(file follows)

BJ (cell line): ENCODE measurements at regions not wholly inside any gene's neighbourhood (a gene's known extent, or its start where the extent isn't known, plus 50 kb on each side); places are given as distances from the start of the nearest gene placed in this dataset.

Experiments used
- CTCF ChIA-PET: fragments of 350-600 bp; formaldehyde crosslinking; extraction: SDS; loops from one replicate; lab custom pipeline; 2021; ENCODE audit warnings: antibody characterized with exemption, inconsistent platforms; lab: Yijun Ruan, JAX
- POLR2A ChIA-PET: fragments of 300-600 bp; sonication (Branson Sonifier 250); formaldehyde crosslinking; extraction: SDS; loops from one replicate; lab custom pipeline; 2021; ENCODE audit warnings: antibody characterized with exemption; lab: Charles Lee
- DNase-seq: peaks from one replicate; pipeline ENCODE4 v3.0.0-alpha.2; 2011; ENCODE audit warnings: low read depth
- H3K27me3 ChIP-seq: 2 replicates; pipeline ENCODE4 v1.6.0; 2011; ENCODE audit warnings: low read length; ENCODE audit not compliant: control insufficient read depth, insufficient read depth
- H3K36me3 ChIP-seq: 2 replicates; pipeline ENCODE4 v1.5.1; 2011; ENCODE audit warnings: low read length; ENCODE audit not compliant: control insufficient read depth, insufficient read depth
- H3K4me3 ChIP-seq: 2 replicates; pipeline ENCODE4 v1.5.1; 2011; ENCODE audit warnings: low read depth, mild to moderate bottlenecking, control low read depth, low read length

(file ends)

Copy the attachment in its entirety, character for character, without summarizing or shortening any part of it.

BJ (cell line): ENCODE measurements at regions not wholly inside any gene's neighbourhood (a gene's known extent, or its start where the extent isn't known, plus 50 kb on each side); places are given as distances from the start of the nearest gene placed in this dataset.

Experiments used
- CTCF ChIA-PET: fragments of 350-600 bp; formaldehyde crosslinking; extraction: SDS; loops from one replicate; lab custom pipeline; 2021; ENCODE audit warnings: antibody characterized with exemption, inconsistent platforms; lab: Yijun Ruan, JAX
- POLR2A ChIA-PET: fragments of 300-600 bp; sonication (Branson Sonifier 250); formaldehyde crosslinking; extraction: SDS; loops from one replicate; lab custom pipeline; 2021; ENCODE audit warnings: antibody characterized with exemption; lab: Charles Lee
- DNase-seq: peaks from one replicate; pipeline ENCODE4 v3.0.0-alpha.2; 2011; ENCODE audit warnings: low read depth
- H3K27me3 ChIP-seq: 2 replicates; pipeline ENCODE4 v1.6.0; 2011; ENCODE audit warnings: low read length; ENCODE audit not compliant: control insufficient read depth, insufficient read depth
- H3K36me3 ChIP-seq: 2 replicates; pipeline ENCODE4 v1.5.1; 2011; ENCODE audit warnings: low read length; ENCODE audit not compliant: control insufficient read depth, insufficient read depth
- H3K4me3 ChIP-seq: 2 replicates; pipeline ENCODE4 v1.5.1; 2011; ENCODE audit warnings: low read depth, mild to moderate bottlenecking, control low read depth, low read length